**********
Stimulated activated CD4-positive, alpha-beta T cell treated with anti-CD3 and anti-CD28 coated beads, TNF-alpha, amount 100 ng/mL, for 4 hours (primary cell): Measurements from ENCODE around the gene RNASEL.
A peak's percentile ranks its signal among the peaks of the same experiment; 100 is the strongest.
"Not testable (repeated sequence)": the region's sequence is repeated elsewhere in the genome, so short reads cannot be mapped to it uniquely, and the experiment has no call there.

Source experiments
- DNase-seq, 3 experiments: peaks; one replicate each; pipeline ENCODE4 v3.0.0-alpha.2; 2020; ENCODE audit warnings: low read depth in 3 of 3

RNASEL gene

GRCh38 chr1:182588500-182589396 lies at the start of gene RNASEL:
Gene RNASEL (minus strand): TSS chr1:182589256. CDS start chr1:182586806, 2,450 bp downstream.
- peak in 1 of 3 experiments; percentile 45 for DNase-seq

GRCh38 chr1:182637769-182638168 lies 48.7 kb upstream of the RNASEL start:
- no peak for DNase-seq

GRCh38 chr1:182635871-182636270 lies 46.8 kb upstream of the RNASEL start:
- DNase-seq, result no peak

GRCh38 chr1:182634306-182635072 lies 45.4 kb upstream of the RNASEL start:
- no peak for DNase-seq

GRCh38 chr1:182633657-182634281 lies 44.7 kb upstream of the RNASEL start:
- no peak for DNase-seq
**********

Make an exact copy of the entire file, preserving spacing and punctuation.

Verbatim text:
Stimulated activated CD4-positive, alpha-beta T cell treated with anti-CD3 and anti-CD28 coated beads, TNF-alpha, amount 100 ng/mL, for 4 hours (primary cell): Measurements from ENCODE around the gene RNASEL.
A peak's percentile ranks its signal among the peaks of the same experiment; 100 is the strongest.
"Not testable (repeated sequence)": the region's sequence is repeated elsewhere in the genome, so short reads cannot be mapped to it uniquely, and the experiment has no call there.

Source experiments
- DNase-seq, 3 experiments: peaks; one replicate each; pipeline ENCODE4 v3.0.0-alpha.2; 2020; ENCODE audit warnings: low read depth in 3 of 3

RNASEL gene

GRCh38 chr1:182588500-182589396 lies at the start of gene RNASEL:
Gene RNASEL (minus strand): TSS chr1:182589256. CDS start chr1:182586806, 2,450 bp downstream.
- peak in 1 of 3 experiments; percentile 45 for DNase-seq

GRCh38 chr1:182637769-182638168 lies 48.7 kb upstream of the RNASEL start:
- no peak for DNase-seq

GRCh38 chr1:182635871-182636270 lies 46.8 kb upstream of the RNASEL start:
- DNase-seq, result no peak

GRCh38 chr1:182634306-182635072 lies 45.4 kb upstream of the RNASEL start:
- no peak for DNase-seq

GRCh38 chr1:182633657-182634281 lies 44.7 kb upstream of the RNASEL start:
- no peak for DNase-seq